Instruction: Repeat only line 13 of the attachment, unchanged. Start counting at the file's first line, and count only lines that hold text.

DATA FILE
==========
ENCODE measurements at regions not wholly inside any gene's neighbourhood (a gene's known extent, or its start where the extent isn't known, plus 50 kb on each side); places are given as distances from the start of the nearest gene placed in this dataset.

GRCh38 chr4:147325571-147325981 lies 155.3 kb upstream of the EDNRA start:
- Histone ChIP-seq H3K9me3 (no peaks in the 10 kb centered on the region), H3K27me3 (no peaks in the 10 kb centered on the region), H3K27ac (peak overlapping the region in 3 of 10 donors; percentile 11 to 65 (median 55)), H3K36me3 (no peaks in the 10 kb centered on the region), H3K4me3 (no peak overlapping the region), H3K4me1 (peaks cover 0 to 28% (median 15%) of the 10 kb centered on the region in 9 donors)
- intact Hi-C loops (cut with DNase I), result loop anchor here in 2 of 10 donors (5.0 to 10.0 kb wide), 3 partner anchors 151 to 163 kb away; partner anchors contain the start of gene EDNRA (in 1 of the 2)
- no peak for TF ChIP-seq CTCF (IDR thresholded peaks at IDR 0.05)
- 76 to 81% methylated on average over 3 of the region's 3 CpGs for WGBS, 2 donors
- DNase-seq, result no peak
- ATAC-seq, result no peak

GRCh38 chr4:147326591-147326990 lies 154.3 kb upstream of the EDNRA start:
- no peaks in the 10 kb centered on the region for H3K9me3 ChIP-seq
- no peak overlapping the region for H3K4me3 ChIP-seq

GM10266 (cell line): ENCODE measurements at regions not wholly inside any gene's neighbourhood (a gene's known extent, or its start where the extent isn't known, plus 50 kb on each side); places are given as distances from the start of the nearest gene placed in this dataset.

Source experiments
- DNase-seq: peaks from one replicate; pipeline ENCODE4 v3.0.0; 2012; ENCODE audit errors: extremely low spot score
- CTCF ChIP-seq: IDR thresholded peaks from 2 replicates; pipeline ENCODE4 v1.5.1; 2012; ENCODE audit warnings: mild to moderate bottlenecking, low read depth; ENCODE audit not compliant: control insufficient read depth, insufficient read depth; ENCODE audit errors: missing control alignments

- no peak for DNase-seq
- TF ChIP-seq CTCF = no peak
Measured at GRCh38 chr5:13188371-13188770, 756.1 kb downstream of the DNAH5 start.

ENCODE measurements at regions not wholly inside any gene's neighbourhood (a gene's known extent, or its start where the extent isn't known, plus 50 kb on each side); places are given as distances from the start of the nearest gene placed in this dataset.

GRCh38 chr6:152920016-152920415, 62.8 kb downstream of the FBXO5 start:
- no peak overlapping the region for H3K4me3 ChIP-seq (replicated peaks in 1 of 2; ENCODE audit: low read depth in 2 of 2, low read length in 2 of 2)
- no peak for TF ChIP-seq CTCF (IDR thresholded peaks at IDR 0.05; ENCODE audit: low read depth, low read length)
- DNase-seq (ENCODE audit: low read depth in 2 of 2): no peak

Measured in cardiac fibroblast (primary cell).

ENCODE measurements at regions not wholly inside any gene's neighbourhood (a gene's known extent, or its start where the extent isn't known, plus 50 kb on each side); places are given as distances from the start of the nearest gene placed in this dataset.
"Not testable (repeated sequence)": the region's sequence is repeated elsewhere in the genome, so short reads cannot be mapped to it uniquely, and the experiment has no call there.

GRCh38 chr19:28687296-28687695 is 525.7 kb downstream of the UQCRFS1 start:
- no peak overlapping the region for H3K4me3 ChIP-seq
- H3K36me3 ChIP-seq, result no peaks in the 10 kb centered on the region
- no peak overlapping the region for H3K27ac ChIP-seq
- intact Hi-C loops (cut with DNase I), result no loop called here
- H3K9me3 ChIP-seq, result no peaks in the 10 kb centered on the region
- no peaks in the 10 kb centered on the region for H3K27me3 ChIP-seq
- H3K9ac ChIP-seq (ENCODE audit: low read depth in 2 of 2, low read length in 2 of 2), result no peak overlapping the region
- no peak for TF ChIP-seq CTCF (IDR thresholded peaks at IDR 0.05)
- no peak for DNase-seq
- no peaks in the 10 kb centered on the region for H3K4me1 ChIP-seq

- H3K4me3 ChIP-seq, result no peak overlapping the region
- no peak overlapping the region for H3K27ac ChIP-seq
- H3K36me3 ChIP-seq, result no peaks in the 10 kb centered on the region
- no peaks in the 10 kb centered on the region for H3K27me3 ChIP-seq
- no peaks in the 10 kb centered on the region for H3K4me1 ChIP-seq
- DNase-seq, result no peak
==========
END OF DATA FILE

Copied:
Source experiments